Synthetic Silk-like Fabric (DermaTherapy®)
Due to the favorable data demonstrated by the use of special silk fabrics in eczema management, a synthetic silk-like fabric has also been developed. DermaTherapy® received 510(k) clearance from the US FDA as a Class I medical device for use by patients susceptible to or who have mild eczema.11 The manufacturer asserts the material is highly durable and provides therapeutic benefits that are attributable to its ability to minimize friction due to the smooth texture of the fibers, which are composed of approximately 50% polyester and 50% nylon.
In addition, the fabric may inhibit bacterial growth by wicking away moisture from the surface of the bedding, resulting in drier conditions.12 The threads are produced with continuous-filament fibers that create a completely smooth surface, reducing skin irritation. Moreover, a durable antimicrobial finish is applied to the fabric to prevent bacterial infections. Research13 has shown that the use of silk-like bedding in subjects with mild to moderate eczema reduced severity of the condition at 8 weeks, including itching, and partial improvements in the quality of life were also observed.
1. Novak N, Leung DY. Advances in atopic dermatitis. Curr Opin Immunol. 2011 Dec;23(6):778-83.
2. De Benedetto A, Agnihothri R, McGirt LY, et al. Atopic dermatitis: a disease caused by innate immune defects? J Invest Dermatol. 2009 Jan;129(1):14-30.
3. Irvine AD, McLean WH, Leung DY. Filaggrin mutations associated with skin and allergic diseases. N Engl J Med. 2011 Oct 6;365(14):1315-27.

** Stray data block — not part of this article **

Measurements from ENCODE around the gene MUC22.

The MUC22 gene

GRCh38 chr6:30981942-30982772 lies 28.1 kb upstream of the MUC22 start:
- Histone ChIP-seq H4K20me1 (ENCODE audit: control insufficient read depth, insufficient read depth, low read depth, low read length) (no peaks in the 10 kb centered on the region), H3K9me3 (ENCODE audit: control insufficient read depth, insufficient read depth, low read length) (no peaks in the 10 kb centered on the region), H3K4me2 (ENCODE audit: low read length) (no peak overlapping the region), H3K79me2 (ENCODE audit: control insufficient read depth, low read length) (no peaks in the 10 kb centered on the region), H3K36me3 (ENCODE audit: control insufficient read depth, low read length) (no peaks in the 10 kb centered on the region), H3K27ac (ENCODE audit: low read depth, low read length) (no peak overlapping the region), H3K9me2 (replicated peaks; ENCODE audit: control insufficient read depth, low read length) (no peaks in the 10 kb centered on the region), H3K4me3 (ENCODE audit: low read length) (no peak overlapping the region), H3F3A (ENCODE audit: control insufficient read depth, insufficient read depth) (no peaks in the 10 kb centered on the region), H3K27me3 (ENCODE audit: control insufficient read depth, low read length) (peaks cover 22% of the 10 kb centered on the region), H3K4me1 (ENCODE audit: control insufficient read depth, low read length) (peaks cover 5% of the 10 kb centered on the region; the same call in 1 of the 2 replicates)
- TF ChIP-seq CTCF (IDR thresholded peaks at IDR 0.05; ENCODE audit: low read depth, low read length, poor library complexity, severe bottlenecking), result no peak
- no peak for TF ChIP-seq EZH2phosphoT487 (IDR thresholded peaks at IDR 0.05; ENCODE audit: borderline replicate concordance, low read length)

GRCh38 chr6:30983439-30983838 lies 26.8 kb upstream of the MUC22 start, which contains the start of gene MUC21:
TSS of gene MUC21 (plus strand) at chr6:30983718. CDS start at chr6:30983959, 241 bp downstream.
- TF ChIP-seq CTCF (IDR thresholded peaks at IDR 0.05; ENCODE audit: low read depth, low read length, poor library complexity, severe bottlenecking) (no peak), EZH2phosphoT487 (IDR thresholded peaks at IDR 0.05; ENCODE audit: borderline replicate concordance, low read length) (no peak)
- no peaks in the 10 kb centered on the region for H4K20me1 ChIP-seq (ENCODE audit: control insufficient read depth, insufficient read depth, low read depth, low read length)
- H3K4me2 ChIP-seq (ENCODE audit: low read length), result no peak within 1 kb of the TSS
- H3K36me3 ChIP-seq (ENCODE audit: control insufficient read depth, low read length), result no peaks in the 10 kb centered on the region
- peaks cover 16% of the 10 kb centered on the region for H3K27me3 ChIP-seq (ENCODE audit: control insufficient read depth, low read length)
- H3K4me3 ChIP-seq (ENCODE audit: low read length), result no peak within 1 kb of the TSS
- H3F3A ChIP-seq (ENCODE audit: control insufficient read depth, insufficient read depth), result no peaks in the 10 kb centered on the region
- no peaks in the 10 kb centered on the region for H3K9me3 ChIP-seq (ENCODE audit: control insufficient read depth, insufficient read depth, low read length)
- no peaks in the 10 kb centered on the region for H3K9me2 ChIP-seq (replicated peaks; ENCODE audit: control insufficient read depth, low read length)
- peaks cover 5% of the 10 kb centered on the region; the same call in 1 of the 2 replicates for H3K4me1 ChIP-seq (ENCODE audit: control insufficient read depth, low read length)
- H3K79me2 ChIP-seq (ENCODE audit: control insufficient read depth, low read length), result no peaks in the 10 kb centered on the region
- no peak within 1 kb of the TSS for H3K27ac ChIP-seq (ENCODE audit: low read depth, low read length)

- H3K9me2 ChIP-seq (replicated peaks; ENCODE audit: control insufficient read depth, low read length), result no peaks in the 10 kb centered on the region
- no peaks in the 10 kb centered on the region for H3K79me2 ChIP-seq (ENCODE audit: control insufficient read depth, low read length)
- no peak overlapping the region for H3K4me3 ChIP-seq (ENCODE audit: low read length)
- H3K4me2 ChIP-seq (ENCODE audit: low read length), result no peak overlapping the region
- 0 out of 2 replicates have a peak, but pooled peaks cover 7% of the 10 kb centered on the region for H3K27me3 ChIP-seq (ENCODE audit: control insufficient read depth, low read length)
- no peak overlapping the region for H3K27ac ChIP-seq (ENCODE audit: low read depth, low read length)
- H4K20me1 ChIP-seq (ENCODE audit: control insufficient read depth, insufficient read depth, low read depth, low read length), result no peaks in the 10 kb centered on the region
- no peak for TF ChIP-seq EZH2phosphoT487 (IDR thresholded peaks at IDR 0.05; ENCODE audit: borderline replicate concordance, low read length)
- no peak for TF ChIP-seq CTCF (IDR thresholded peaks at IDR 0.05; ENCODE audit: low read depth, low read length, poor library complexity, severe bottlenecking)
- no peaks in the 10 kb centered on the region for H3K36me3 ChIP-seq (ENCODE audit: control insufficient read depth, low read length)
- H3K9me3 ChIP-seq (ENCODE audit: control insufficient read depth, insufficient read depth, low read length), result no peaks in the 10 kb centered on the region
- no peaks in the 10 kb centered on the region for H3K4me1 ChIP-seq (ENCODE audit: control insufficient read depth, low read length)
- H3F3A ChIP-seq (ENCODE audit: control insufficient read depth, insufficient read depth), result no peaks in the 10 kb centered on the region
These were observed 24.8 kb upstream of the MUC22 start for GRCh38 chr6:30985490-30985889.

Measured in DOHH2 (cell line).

4. Inoue A, Ishido I, Shoji A, et al. Textile dermatitis from silk. Contact Dermatitis. 1997 Oct;37(4):185.
5. Gettings RL, Triplett BL. A new durable antimicrobial finish for textiles. In: AATCC Book of papers. American Association of Textile Chemists and Colorists National Technical Conference, p.259-61 (1978).
6. Ricci G, Patrizi A, Bendandi B, et al. Clinical effectiveness of a silk fabric in the treatment of atopic dermatitis. Br J Dermatol. 2004 Jan;150(1):127-31.
7. Koller DY, Halmerbauer G, Bock A, et al. Action of a silk fabric treated with AEGIS in children with atopic dermatitis: a 3-month trial. Pediatr Allergy Immunol. 2007 Jun;18(4):335-8.
8. Ricci G, Patrizi A, Mandrioli P, et al. Evaluation of the antibacterial activity of a special silk textile in the treatment of atopic dermatitis. Dermatology. 2006;213(3):224-7.
9. Senti G, Steinmann LS, Fischer B, et al. Antimicrobial silk clothing in the treatment of atopic dermatitis proves comparable to topical corticosteroid treatment. Dermatology. 2006;213(3):228-33.
10. Stinco G, Piccirillo F, Valent F. A randomized double-blind study to investigate the clinical efficacy of adding a non-migrating antimicrobial to a special silk fabric in the treatment of atopic dermatitis. Dermatology. 2008;217(3):191-5.
11. U.S. Food and Drug Administration. Medical Devices. January 2007 510(k) Clearances. Available at: https://www.accessdata.fda.gov/SCRIPTs/cdrh/devicesatfda/index.cfm?db=pmn&id=K061242. Accessed January 25, 2012.
12. National Eczema Association. EASE Program. Seal of acceptance fabrics. Available at: https://www.easeeczema.org/product_directory/fabrics.htm. Accessed: January 25, 2012.
13. Kurtz EJ, Yelverton CB, Camacho FT, et al. Use of a silklike bedding fabric in patients with atopic dermatitis. Pediatr Dermatol. 2008 Jul-Aug;25(4):439-43.